January 23, 2014
Colloquium Speaker: Willie Padilla
Willie Padilla received both MS and PhD degrees in Physics from the University of California in San Diego, and his thesis work, completed in 2004, was for investigation of the THz, infrared, optical and magneto-optic properties of novel materials utilizing various spectroscopic methods, including Fourier transform spectroscopy and ellipsometry. He was an author on the “discovery” paper on Negative Index (NI) materials, or metamaterials, and a main contributor to demonstrating artificial magnetic response at THz frequencies. He was awarded a Director’s Postdoctoral Fellowship from Los Alamos National Laboratory and worked in the laboratory for ultrafast optics. His postdoctoral work at Los Alamos focused on terahertz time domain spectroscopy of novel materials. In 2006 he joined the Department of Physics at Boston College and is currently a Full Professor. His scientific interests include artificially structured systems including metamaterials, active/dynamic metamaterials, photonics, nano-structured materials, transformation optics and negative index materials. He is an expert in infrared, terahertz time domain, microwave, and magneto-optical spectroscopy. In 2007 he was awarded a Young Investigator Award from the Office of Naval Research and Presidential Early Career Award for Scientists and Engineers (PECASE) in 2011. In 2012 Professor Padilla was elected a Fellow of the Optical Society of America and a Kavli Frontiers of Science Fellow in 2013.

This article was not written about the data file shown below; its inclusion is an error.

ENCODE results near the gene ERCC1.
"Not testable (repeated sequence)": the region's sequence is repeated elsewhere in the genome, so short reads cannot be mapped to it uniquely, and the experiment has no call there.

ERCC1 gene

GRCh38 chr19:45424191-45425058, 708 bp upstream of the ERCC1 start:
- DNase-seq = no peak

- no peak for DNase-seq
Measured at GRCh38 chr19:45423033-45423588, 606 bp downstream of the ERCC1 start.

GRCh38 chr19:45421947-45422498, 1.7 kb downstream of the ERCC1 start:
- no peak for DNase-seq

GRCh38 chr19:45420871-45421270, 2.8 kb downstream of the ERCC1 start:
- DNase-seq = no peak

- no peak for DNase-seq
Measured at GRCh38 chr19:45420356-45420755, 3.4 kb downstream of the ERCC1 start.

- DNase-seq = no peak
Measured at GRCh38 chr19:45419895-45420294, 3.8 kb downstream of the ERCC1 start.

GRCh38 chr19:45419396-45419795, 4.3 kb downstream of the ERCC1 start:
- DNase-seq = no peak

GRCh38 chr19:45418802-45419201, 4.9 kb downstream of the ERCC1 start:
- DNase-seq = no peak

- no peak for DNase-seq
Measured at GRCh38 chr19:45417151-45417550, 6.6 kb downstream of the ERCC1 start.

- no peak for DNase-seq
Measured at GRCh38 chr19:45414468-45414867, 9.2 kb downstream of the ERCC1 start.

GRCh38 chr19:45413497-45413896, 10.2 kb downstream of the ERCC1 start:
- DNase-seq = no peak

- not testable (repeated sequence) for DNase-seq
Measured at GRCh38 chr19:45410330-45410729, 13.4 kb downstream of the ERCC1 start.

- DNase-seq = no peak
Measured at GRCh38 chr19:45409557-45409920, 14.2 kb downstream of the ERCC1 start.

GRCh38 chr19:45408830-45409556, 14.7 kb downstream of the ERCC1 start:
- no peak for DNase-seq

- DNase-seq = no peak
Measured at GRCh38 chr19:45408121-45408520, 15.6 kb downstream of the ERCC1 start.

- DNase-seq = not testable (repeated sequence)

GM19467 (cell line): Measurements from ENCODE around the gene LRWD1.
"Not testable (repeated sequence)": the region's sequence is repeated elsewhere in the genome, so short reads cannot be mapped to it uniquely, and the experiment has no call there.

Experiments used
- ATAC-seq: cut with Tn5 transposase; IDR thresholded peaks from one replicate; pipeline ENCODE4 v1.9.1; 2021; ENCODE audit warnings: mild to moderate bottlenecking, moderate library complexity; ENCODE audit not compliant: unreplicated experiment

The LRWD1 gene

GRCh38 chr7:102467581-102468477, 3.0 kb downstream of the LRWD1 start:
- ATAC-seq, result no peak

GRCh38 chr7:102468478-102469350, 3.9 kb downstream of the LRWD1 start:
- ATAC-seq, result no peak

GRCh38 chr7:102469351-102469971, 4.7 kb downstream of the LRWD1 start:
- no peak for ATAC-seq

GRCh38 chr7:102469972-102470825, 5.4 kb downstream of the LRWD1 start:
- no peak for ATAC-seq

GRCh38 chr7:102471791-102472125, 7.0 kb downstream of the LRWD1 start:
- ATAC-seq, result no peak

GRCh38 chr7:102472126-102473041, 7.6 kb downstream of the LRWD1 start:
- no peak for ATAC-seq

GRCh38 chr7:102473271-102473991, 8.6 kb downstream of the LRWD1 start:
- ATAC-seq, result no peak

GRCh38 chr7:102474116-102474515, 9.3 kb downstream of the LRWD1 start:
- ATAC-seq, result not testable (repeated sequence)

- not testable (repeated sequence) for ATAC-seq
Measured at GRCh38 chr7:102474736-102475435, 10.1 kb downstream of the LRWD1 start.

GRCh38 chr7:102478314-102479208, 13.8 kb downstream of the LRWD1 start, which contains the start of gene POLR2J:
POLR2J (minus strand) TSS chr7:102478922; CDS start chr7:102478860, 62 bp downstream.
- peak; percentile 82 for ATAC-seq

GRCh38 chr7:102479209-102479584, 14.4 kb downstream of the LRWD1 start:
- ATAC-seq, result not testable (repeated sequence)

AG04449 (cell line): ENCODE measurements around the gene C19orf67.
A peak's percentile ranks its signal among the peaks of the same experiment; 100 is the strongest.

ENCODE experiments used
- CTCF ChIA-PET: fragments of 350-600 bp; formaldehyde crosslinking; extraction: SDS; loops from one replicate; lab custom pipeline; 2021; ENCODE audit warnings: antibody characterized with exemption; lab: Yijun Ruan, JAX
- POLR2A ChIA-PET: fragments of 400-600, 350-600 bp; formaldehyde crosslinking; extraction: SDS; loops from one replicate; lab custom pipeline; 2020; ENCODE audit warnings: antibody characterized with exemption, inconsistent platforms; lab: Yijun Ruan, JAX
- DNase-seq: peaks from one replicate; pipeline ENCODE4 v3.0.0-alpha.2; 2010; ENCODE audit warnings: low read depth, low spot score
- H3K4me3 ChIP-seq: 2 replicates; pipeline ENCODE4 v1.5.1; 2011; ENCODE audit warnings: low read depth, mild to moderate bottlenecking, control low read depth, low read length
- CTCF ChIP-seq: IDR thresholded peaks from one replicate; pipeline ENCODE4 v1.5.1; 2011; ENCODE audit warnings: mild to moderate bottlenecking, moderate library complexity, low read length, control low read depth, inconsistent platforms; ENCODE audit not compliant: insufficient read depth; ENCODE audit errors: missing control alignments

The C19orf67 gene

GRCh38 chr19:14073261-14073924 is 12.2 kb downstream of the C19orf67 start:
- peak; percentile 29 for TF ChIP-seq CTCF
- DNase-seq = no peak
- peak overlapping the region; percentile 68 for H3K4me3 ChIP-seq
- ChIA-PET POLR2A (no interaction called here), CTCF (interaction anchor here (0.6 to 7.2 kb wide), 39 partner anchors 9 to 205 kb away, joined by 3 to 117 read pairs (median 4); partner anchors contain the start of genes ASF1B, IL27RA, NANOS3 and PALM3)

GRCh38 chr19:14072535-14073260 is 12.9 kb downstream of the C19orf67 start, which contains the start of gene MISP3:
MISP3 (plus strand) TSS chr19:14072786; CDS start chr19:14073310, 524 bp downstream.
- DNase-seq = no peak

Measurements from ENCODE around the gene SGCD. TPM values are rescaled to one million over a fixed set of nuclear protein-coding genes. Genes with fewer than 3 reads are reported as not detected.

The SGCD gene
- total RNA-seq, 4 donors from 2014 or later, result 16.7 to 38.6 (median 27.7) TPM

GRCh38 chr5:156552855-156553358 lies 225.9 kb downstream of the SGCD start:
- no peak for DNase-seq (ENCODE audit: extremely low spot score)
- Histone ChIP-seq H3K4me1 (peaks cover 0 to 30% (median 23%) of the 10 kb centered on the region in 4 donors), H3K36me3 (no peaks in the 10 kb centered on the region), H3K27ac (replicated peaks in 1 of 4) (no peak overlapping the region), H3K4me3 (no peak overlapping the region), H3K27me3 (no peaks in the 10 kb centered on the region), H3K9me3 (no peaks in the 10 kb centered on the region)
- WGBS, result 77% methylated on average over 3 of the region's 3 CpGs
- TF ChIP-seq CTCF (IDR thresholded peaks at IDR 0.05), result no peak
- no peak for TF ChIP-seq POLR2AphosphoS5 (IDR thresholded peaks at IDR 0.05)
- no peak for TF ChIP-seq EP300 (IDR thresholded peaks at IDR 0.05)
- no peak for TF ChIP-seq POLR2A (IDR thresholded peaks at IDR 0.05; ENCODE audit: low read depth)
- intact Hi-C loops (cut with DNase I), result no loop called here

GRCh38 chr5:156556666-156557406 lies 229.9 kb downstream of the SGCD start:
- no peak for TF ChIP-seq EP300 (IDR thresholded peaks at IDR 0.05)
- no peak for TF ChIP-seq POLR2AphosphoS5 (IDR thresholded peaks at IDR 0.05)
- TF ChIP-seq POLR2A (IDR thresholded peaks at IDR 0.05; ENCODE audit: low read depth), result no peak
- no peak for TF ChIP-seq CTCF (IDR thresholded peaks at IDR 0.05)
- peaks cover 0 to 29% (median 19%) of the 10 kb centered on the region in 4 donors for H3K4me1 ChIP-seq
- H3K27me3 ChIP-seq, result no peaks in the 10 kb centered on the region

Designer electromagnetic materials, known as metamaterials, have enabled novel realizations of negative index of refraction, invisibility cloaks, and perfect lenses. Metamaterials is now a decade old mature research field and focus has shifted toward demonstration of applications. Recently near unity absorption has been achieved with metamaterials and results show that the fundamental light interactions of surfaces may be reconfigured at will. We show dynamic multifunctional metamaterials operating at terahertz and infrared frequencies which enable novel applications ranging from coded aperture single pixel imaging and sparse imaging to blackbody controlled emission and artificial thermochromism.